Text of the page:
China Star (Fast Food?) Restaurant Advertising Buffet Term Paper

Pages: 4 (1547 words)  ·  Bibliography Sources: 1  ·  File: .docx  ·  Topic: Business

China Star (Fast Food?) Restaurant advertising "buffet, all you can eat at 12:30 P.M.

Environment: Entering the restaurant, greeted by neat and clean appearing man with glasses who asks, "Just one?" I respond, "Yes, and I would like a booth, please." I feel like "booths" are more conducive to the assignment, provide a sense of closeness of one. Greeter, host, guides me into one of three sections of the restaurant, this center section appears to the "lunch" hour section. I slide into the booth. On the wall above me is a large poster in glass of the Great Wall of China, I always liked this photograph, have seen it elsewhere in books. On the table are condiments, napkins - that's it? Nothing advertising desert, wow! Too used to eating at Olive Garden where they're pushing food, especially desert at you.Buy full Download Microsoft Word File paper
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Term Paper on China Star (Fast Food?) Restaurant Advertising Buffet, Assignment

Response: I look around, take out my notebook, immediately begin to write the above observations/thoughts. A waitress approaches, very slim, dressed in black and white attire, Asian, hair must be long, it's tied back, "Drink" she asks in heavily accented voice. Iced tea, no sugar, I reply. She waves towards the buffet area. I'm still writing what I observe, her facial expression; it suggests that she thinks I'm strange? "I'd like to order off the menu," I respond. Her eyes widen (I'm still writing), "Yes," she smiles and brings me a menu, then disappears. I scan the menu, look up, people are looking at me as they eat their meals. I have a sense that they're suspicious of me, since they're all buffet connoisseurs, I decide by their piled plates. Most of the individuals seated in the lunch area are obese, at least four individuals suffering morbid obesity. Looking around, there are at least six eating disorders, and one in the making as the mother is actually forcing a plump toddler to eat, even though the child is clearly not wanting to do that. Both the mom and the person presumably to be grandma are obese, the grandma morbidly so. Their plates are piled high, and there is a stack of what was presumably the first trip to the buffet. The child is fussing, not wanting the food that mom is forcing her to take, turning its head, and mom fails or refuses to read the child's signals of having enough. I'm watching, and they look at me with an almost hostile look which suggests I mind my own business. it's easy to be fascinated by the feeding frenzy going on around me. I have never done this before. I sense embarrassment, not for my observations because it is a public place; but for them, unable to resist the disorders from which they suffer and which is manifesting itself by a display of public gluttony.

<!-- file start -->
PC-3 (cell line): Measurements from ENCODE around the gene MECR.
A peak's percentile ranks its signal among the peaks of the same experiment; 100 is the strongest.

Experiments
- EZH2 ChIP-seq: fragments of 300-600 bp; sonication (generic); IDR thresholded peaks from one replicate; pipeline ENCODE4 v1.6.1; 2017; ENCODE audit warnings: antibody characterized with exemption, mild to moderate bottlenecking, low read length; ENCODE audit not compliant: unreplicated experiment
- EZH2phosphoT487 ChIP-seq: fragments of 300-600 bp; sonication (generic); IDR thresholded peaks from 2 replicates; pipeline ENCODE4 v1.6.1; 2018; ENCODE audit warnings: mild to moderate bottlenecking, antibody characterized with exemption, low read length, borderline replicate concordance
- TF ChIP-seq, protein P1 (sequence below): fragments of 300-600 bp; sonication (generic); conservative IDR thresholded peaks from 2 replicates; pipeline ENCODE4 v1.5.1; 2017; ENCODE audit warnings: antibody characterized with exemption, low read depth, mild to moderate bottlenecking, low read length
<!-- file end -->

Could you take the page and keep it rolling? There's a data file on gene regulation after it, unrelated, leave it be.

All You Can Eat Buffet Observation Study


Choosing an "all you can eat" buffet as the environment for my observation study arises out of recent attention drawn to those types of eating places when two men, both morbidly obese, were allegedly treated badly by the restaurant's owner and staff for eating too much (, 2008, found online at:, retrieved 29 January 2008). What, the question in this case arises, is the customer protocol or rules for eating in an "all you can eat" buffet? How would the staff or manager of such a place convey those rules; would they use verbal instructions, body language of approval or disapproval? In the case that had originally drawn the public's attention to the subject, the two gentlemen, regular patrons of the restaurant, claimed a verbal exchange had occurred, and that the restaurant staff had been verbally insulting, abusive, in their remarks to the customers (, 2008). The observation exercise assignment here provided the opportunity to conduct a brief study of "all you can eat" buffets, and to perhaps answer these questions by observing behaviors.

The Study of Observation in All You Can Eat Buffet Environment